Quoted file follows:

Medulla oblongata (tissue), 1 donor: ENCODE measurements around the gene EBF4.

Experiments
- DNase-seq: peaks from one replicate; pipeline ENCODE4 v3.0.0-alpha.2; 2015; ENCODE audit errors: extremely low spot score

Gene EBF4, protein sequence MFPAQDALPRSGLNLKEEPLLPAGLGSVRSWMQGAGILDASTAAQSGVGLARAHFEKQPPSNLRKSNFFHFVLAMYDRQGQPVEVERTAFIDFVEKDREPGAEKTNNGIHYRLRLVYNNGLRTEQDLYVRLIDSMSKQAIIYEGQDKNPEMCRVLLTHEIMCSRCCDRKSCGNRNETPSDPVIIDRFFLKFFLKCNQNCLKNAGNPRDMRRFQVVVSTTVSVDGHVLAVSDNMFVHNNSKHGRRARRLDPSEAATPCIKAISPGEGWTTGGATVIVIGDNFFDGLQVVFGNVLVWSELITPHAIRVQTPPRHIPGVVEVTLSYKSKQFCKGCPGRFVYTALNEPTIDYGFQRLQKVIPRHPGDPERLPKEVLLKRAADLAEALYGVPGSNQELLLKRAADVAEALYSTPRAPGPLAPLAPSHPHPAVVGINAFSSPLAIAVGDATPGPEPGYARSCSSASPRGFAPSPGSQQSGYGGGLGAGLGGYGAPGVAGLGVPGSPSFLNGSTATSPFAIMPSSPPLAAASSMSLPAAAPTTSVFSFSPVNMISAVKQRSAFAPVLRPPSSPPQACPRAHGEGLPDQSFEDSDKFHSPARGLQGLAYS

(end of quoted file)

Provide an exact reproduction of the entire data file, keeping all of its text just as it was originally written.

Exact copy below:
Medulla oblongata (tissue), 1 donor: ENCODE measurements around the gene EBF4.

Experiments
- DNase-seq: peaks from one replicate; pipeline ENCODE4 v3.0.0-alpha.2; 2015; ENCODE audit errors: extremely low spot score

Gene EBF4, protein sequence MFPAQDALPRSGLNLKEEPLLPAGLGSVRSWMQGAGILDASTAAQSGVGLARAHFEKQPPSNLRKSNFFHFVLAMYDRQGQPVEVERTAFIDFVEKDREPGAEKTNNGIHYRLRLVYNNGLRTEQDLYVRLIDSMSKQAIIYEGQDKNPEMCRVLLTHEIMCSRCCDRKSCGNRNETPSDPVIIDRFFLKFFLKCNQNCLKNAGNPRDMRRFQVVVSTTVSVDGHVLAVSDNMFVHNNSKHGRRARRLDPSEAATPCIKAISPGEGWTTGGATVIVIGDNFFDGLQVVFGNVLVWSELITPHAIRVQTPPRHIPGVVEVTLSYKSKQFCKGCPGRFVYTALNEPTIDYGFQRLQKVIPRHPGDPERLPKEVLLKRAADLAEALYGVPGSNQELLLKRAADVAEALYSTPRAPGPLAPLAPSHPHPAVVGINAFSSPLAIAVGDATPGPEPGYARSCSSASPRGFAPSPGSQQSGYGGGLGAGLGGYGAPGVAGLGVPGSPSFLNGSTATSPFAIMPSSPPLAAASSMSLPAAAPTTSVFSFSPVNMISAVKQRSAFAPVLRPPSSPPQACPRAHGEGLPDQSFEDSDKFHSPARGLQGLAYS